Cancer of the Vulva
- Essentials of diagnosis
- General Considerations
- Clinical Findings
- Symptoms and signs
- Differential Diagnosis
- Operative Morbidity & Mortality
- Vulvar Atypias
- Advanced Vulvar Tumor
- Paget's Disease
- Invasive Vulvar Carcinomas
- Bartholin Gland Carcinoma
- Verrucous Carcinoma
- Cancer of the Vulva
Preinvasive Disease of the Vulva
Extramammary Paget's Disease
To obtain the entire thickness of the skin for a definitive diagnosis, a biopsy of the vulva usually is done with a Keyes dermal punch. Occasionally, a larger biopsy is needed, in which case, a larger field can be locally anesthetized with lidocaine and a small scalpel or cervical biopsy punch used to obtain a specimen.
Once the correct diagnosis has been established by biopsy, appropriate therapy can be undertaken. For lichen sclerosus, 2% topical testosterone propionate in petrolatum, used twice daily, is an effective preparation to overcome the epithelial atrophy. The medication should be given continuously or the atrophy returns. Side effects such as clitoral hypertrophy and increased hair growth can occur.
Local measures, for example, wearing cotton underclothes and avoiding strong soaps and detergents, often are used to diminish irritation. Topical fluorinated corticosteroids applied twice daily for 1 to 2 weeks are helpful in controlling pruritus, but prolonged use of these steroid preparations can lead to vulvar atrophy or contracture. If long-term therapy is needed, a nonfluorinated compound such as 1% hydrocortisone is used. Some patients with lichen sclerosus have severe contracture in the area of the posterior fourchette. Treating these areas surgically with plastic repair of the fourchette has been suggested.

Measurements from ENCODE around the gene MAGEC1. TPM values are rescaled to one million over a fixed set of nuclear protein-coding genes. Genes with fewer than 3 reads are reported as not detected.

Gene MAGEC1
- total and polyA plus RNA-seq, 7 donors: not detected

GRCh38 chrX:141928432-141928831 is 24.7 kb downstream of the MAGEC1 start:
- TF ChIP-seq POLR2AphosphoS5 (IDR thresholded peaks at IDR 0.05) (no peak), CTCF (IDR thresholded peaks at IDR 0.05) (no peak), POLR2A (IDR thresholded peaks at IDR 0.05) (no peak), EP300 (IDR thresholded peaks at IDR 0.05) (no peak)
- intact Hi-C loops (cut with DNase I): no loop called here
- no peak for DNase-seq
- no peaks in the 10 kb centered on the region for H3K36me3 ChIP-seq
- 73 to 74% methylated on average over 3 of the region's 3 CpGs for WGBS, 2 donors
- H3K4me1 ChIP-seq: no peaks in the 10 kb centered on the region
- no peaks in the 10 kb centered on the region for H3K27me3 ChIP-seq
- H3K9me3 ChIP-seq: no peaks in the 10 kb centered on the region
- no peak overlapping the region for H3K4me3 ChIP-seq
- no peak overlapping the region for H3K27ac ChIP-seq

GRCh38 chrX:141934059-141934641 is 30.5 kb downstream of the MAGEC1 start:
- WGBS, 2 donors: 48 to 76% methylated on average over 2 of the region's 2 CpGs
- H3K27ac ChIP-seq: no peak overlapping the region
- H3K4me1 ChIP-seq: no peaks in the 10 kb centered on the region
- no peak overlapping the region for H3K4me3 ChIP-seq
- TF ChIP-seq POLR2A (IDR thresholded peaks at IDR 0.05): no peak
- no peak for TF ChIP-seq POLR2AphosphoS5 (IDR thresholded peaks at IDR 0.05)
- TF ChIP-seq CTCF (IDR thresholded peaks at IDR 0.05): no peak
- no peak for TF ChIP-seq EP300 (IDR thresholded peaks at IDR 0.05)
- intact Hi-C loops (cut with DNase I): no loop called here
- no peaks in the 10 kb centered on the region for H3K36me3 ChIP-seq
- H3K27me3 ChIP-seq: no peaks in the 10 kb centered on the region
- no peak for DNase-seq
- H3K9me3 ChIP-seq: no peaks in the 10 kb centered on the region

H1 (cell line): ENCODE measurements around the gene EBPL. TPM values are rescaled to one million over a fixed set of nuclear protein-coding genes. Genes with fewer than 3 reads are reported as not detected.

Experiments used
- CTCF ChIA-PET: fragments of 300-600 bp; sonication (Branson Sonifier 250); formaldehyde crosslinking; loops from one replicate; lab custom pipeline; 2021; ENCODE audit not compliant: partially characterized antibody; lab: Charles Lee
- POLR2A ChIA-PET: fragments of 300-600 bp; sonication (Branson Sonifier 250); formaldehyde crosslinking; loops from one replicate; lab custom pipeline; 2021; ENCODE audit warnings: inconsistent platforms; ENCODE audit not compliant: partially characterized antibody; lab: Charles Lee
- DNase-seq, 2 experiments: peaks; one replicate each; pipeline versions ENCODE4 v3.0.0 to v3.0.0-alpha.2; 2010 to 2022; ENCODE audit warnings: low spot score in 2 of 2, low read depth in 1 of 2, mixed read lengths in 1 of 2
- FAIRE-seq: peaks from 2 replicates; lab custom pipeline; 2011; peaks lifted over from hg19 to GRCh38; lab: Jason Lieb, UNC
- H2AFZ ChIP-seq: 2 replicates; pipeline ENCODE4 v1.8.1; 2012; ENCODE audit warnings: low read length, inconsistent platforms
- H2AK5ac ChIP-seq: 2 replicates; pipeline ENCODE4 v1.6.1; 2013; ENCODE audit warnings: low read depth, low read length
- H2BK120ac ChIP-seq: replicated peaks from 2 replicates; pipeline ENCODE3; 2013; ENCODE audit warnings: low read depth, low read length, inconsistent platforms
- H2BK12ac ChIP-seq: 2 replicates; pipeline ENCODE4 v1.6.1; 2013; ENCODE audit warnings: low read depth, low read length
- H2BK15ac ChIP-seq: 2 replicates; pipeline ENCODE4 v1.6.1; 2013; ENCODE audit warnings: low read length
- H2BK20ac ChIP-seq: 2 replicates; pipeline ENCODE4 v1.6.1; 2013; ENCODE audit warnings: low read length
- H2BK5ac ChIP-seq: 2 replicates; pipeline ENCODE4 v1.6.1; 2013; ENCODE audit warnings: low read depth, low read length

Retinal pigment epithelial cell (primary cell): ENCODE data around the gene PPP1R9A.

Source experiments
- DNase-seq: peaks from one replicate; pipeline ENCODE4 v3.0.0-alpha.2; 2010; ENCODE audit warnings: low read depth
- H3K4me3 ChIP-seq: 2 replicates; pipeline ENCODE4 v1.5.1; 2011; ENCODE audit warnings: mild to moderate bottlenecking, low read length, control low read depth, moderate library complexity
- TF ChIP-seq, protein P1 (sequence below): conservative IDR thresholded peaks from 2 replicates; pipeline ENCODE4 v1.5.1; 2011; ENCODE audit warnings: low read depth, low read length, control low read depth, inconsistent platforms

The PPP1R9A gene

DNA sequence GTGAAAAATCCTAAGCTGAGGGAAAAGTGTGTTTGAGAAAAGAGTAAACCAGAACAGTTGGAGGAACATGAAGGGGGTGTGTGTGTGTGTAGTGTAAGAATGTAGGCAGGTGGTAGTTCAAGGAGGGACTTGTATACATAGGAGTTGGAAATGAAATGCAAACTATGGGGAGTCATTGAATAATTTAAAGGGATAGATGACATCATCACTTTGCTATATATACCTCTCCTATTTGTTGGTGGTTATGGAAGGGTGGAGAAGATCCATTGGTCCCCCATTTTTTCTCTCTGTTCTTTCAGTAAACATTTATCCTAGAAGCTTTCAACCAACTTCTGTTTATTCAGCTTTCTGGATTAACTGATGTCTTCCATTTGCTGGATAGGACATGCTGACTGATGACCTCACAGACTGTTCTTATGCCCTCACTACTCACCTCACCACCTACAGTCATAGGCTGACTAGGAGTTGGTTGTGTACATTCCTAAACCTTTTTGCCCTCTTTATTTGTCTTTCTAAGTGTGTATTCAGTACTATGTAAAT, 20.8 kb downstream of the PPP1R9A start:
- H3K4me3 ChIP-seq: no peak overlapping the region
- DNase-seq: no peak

VIN can be treated by a variety of methods, and many authors have reported successful control of the disease by wide local excision. Buscema and colleagues reported that 68% of 62 patients had no evidence of recurrence when treated by wide excision. Adequate margins must be obtained with wide excision; however, this often may be difficult because of the multifocal nature of the disease. Friedrich and colleagues reported a 50% risk of recurrence if the margins were involved with neoplasia.
Other modalities also have been reported in the treatment of VIN.
Carbon dioxide laser vaporization of the vulva to a depth of 3 mm has been used, and current evidence indicates that laser therapy is as effective as surgical excision for the control of this disease. Before lasering the vulva, however, it is necessary to ascertain by histologic confirmation that invasive disease does not exist. Leuchter and colleagues treated 142 patients with carcinoma in situ of the vulva. Of those treated by laser, 17% had a recurrence, a result that is similar to that in lesions treated by local excision.
5-Fluorouracil (5-FU) cream has been used successfully to treat carcinoma in situ of the vulva, and application of this has been reported to be successful in 75% of cases. With continuous application, however, this treatment causes edema and pain.